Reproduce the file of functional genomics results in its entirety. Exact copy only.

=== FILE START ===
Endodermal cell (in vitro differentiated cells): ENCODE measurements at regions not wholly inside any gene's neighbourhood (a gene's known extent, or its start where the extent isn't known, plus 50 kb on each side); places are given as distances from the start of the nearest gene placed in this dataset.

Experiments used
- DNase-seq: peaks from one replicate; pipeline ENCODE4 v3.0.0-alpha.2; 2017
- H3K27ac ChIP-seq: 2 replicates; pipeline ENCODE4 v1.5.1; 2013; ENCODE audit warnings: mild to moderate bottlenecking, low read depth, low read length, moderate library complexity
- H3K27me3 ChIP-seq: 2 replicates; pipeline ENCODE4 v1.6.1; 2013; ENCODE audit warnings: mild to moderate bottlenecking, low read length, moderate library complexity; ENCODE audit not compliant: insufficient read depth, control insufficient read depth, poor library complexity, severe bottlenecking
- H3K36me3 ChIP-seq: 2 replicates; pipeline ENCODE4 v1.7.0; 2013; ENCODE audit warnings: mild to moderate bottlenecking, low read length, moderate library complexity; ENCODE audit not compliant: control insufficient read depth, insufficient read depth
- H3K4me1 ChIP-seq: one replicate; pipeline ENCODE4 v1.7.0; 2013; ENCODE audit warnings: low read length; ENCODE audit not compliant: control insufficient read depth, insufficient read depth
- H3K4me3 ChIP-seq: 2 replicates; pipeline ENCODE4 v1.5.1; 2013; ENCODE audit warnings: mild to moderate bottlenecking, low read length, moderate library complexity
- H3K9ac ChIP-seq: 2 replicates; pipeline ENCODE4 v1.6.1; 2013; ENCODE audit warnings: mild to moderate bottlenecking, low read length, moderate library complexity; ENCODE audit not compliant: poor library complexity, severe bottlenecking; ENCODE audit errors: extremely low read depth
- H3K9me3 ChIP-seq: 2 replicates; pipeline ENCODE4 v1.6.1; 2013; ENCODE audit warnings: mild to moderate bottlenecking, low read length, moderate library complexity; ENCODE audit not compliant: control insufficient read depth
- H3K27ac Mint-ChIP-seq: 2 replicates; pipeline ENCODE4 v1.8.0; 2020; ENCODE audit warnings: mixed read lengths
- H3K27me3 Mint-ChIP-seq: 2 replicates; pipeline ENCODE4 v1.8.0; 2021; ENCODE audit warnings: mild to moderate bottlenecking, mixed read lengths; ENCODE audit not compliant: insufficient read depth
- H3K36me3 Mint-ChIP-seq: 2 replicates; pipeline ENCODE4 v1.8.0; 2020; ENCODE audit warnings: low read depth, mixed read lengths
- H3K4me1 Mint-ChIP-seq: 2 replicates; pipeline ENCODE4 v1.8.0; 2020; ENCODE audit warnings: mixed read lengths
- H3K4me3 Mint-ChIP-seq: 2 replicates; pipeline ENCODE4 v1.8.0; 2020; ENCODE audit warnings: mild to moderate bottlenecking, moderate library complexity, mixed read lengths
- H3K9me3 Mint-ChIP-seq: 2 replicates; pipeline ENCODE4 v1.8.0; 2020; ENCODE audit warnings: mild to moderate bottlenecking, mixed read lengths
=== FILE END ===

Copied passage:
Endodermal cell (in vitro differentiated cells): ENCODE measurements at regions not wholly inside any gene's neighbourhood (a gene's known extent, or its start where the extent isn't known, plus 50 kb on each side); places are given as distances from the start of the nearest gene placed in this dataset.

Experiments used
- DNase-seq: peaks from one replicate; pipeline ENCODE4 v3.0.0-alpha.2; 2017
- H3K27ac ChIP-seq: 2 replicates; pipeline ENCODE4 v1.5.1; 2013; ENCODE audit warnings: mild to moderate bottlenecking, low read depth, low read length, moderate library complexity
- H3K27me3 ChIP-seq: 2 replicates; pipeline ENCODE4 v1.6.1; 2013; ENCODE audit warnings: mild to moderate bottlenecking, low read length, moderate library complexity; ENCODE audit not compliant: insufficient read depth, control insufficient read depth, poor library complexity, severe bottlenecking
- H3K36me3 ChIP-seq: 2 replicates; pipeline ENCODE4 v1.7.0; 2013; ENCODE audit warnings: mild to moderate bottlenecking, low read length, moderate library complexity; ENCODE audit not compliant: control insufficient read depth, insufficient read depth
- H3K4me1 ChIP-seq: one replicate; pipeline ENCODE4 v1.7.0; 2013; ENCODE audit warnings: low read length; ENCODE audit not compliant: control insufficient read depth, insufficient read depth
- H3K4me3 ChIP-seq: 2 replicates; pipeline ENCODE4 v1.5.1; 2013; ENCODE audit warnings: mild to moderate bottlenecking, low read length, moderate library complexity
- H3K9ac ChIP-seq: 2 replicates; pipeline ENCODE4 v1.6.1; 2013; ENCODE audit warnings: mild to moderate bottlenecking, low read length, moderate library complexity; ENCODE audit not compliant: poor library complexity, severe bottlenecking; ENCODE audit errors: extremely low read depth
- H3K9me3 ChIP-seq: 2 replicates; pipeline ENCODE4 v1.6.1; 2013; ENCODE audit warnings: mild to moderate bottlenecking, low read length, moderate library complexity; ENCODE audit not compliant: control insufficient read depth
- H3K27ac Mint-ChIP-seq: 2 replicates; pipeline ENCODE4 v1.8.0; 2020; ENCODE audit warnings: mixed read lengths
- H3K27me3 Mint-ChIP-seq: 2 replicates; pipeline ENCODE4 v1.8.0; 2021; ENCODE audit warnings: mild to moderate bottlenecking, mixed read lengths; ENCODE audit not compliant: insufficient read depth
- H3K36me3 Mint-ChIP-seq: 2 replicates; pipeline ENCODE4 v1.8.0; 2020; ENCODE audit warnings: low read depth, mixed read lengths
- H3K4me1 Mint-ChIP-seq: 2 replicates; pipeline ENCODE4 v1.8.0; 2020; ENCODE audit warnings: mixed read lengths
- H3K4me3 Mint-ChIP-seq: 2 replicates; pipeline ENCODE4 v1.8.0; 2020; ENCODE audit warnings: mild to moderate bottlenecking, moderate library complexity, mixed read lengths
- H3K9me3 Mint-ChIP-seq: 2 replicates; pipeline ENCODE4 v1.8.0; 2020; ENCODE audit warnings: mild to moderate bottlenecking, mixed read lengths